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Arch co-founder Ryan Eisenman
Arch co-founder Ryan Eisenman

Digital Admin for Alts Raises $20M in Latest Funding Round

New York-based Arch, which aims to solve for the workflow and data problems behind alternative investments, has received funding from Focus Financial Partners, the founders of Vanilla and Altruist, and others.

Arch, a technology platform that automates the operations and reporting for private investments, has raised $20 million in Series A funding, led by Menlo Ventures. Existing investors Craft Ventures and Quiet Capital also participated in the funding round, as well as new investors, including Carta, Citi Ventures, GPS Investment Partners and Focus Financial Partners.

A coterie of individual fintech founders, investors and entrepreneurs also participated in the round, including the founders of Altruist and Vanilla, as well as that of Aduro Advisors (a fund administration company), Equi (an alternatives platform), and Sydecar (a deal execution platform for venture investors). Scott Prince, executive chairman at Merchant; Gary Cohn, vice chairman at IBM; and Marc Spilker, co-founder at GPS Investment Partners and executive chairman at Merchant, also invested.

In 2021, Arch raised an initial $5.5 million, bringing its total funding to date at over $25 million.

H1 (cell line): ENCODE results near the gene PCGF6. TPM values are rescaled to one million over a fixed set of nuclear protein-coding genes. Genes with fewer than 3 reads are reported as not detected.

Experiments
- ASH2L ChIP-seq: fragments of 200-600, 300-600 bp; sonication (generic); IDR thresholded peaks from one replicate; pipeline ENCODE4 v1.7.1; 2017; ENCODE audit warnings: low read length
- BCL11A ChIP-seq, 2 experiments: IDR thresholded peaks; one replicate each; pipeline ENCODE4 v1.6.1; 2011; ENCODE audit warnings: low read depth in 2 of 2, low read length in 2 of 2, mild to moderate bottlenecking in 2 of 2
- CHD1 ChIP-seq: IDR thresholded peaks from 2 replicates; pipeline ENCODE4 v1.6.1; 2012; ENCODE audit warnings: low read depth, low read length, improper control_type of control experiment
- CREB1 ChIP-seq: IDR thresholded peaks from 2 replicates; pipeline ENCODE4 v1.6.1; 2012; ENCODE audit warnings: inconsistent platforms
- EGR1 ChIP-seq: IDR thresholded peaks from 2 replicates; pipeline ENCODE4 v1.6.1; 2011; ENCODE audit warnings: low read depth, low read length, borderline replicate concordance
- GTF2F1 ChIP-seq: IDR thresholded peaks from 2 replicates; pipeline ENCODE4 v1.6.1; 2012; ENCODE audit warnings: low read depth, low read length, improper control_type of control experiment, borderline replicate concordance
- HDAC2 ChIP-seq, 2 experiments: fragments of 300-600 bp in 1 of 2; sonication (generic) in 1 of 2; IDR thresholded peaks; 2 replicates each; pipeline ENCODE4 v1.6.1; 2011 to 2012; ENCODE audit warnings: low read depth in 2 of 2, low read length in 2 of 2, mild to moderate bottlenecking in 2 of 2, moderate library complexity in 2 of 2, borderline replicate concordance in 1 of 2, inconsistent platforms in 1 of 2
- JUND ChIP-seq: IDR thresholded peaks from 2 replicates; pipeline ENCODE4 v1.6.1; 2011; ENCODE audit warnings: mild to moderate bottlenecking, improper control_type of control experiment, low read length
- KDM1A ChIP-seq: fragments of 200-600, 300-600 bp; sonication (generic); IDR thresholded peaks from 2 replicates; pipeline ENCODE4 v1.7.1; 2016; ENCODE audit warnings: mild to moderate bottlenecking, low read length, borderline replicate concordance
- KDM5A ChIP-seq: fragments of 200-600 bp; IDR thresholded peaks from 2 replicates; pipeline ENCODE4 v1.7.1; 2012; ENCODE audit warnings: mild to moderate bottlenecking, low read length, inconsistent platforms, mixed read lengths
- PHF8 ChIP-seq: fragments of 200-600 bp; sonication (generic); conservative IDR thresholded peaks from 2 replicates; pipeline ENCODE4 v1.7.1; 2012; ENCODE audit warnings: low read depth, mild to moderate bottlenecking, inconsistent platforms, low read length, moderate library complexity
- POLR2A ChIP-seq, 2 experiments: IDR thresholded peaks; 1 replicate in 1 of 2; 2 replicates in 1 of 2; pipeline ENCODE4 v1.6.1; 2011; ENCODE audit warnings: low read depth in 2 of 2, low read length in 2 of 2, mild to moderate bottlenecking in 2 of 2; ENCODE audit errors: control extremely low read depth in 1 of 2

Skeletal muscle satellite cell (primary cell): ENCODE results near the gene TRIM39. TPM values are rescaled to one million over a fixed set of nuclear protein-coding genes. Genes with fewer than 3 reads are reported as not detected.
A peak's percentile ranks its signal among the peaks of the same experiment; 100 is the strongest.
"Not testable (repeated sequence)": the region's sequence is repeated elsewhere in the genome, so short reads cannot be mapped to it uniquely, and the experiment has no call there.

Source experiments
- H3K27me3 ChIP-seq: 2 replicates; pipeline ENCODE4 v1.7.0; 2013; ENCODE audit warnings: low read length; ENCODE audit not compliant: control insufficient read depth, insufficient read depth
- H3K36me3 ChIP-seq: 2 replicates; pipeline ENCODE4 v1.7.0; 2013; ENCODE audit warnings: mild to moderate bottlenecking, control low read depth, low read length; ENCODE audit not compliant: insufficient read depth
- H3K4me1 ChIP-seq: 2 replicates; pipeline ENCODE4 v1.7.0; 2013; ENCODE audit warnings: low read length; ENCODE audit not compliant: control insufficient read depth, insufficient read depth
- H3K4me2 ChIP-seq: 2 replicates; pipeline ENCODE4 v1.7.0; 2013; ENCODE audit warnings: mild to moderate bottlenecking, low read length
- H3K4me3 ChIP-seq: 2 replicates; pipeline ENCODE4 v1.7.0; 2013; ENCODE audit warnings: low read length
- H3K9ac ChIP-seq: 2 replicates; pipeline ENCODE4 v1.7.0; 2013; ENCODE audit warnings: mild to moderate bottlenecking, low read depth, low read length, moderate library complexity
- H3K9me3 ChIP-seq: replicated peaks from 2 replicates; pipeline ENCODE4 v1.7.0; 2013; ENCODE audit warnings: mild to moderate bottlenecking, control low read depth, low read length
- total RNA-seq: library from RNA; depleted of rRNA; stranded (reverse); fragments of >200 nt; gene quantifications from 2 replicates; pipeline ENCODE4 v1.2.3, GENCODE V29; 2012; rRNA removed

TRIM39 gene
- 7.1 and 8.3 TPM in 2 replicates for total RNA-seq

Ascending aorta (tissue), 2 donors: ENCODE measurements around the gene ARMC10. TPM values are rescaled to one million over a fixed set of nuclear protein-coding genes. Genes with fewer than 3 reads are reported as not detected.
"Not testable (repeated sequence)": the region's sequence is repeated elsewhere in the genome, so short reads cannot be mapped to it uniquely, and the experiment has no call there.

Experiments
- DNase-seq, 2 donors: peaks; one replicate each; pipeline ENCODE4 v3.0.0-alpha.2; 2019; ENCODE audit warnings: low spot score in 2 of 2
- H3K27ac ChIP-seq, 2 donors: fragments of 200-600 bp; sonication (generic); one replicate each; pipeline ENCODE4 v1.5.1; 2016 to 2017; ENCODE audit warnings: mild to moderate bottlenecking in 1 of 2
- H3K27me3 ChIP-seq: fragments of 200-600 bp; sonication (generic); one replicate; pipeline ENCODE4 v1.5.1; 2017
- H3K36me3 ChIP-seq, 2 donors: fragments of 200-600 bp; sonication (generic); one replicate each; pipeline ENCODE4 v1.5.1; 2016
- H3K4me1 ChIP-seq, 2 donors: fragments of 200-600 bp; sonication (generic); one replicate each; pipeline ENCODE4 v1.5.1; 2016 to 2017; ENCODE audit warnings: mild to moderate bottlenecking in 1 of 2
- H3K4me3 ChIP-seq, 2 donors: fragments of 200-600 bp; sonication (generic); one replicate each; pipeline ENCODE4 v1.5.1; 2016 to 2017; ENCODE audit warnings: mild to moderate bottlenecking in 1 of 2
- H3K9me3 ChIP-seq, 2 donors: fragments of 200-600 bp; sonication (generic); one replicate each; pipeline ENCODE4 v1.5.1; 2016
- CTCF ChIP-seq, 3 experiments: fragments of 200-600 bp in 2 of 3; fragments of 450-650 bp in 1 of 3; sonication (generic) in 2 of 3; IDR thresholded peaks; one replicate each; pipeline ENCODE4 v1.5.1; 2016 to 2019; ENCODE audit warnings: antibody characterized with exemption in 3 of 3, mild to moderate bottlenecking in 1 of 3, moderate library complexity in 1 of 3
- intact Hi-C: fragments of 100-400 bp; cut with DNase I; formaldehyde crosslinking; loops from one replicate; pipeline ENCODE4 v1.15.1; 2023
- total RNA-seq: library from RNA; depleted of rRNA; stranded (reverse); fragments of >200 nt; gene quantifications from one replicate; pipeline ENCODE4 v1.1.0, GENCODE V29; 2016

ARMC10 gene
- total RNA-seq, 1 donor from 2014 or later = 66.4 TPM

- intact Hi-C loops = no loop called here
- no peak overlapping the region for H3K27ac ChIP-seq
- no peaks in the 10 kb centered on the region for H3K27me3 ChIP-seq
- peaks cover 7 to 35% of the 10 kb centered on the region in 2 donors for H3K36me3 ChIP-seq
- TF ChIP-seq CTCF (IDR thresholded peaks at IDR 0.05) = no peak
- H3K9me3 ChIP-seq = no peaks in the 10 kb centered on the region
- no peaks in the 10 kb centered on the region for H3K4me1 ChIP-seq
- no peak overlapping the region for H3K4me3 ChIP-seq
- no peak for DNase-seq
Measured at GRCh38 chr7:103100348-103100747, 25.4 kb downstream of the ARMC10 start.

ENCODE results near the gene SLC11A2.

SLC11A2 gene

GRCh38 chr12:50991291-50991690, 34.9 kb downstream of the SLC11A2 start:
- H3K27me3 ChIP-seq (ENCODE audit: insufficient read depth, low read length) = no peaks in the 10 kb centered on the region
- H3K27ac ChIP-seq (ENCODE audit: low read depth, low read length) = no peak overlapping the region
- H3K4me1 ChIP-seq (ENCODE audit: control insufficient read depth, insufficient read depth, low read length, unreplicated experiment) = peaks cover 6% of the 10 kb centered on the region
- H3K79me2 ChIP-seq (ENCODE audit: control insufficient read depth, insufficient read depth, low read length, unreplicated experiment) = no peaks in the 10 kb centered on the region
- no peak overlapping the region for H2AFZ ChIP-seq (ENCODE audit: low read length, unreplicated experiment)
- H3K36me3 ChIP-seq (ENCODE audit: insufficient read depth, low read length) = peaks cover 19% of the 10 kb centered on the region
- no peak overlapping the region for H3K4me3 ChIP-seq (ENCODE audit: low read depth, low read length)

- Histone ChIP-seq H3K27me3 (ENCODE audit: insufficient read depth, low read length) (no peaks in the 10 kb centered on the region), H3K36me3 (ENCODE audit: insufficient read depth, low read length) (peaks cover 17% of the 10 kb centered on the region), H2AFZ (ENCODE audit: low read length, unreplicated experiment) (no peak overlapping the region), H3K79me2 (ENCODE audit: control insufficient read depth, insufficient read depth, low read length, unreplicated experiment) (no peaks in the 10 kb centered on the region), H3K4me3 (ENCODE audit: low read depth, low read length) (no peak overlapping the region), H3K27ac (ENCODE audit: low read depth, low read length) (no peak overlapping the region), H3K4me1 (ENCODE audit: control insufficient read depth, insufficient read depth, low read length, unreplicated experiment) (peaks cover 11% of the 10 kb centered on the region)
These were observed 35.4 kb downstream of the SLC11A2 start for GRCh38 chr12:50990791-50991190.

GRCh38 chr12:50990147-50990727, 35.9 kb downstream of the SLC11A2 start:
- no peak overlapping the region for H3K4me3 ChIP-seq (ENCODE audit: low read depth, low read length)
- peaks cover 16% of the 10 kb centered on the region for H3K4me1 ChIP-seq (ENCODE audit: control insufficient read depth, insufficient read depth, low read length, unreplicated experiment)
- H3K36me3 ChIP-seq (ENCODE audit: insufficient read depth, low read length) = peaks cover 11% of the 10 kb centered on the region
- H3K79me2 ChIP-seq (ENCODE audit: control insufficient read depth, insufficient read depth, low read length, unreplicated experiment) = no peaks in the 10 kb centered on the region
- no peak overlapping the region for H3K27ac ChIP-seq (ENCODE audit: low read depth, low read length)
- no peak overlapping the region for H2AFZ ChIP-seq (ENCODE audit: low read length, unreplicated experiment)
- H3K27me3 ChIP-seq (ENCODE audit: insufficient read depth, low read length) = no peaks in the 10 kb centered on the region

Arch was launched in 2018 by co-founders Ryan Eisenman, Joel Stein and Jason Trigg, and aims to solve many of the pain points financial advisors have with investing in alternatives, including collecting K-1s, the tax forms used for private investments; managing capital calls; and tracking performance, cash flows and metrics across investments.

“Arch solves those workflow and data problems,” Eisenman said. “We’ll connect to every portal, platform, fund, admin, pull all the documents into a single platform, digitize those documents and pull the key data points out of them, and then update downstream reporting systems like Addepar, Black Diamond, Orion and Tamarac, so that clients know what they’re invested in and how those investments are performing, so that advisors can report on those assets, and also to save a lot of the administrative and operational time of getting K-1s to accountants and knowing what capital calls need to be completed.”

On average, a private fund will issue four capital calls a year, Eisenman said.

“If you have 500 active funds across your clients, that could be 2,000 capital calls a year,” he said.

“In my own personal account, I know those pains. I’ve lived them,” said Luis Valdich, managing director of the VC group at Citi Ventures. “What really excites us about Arch is how they’ve honed in on this enormous problem for the industry and for investors, and developed a pretty compelling solution that will effectively extract all the relevant data from your K-1s in a central place that will make all these aspects of managing your alternatives, starting with the tax piece, far more efficient.”

To be sure, there are alternative platforms already out there doing some of this administrative work on behalf of advisors, such as CAIS and iCapital. In fact, Citi Ventures is also invested in iCapital. But those platforms automate those tasks only for the asset managers on their platforms. Arch captures anything with a GP or LP structure, as well as private companies, directly held real estate and directly held startup investments.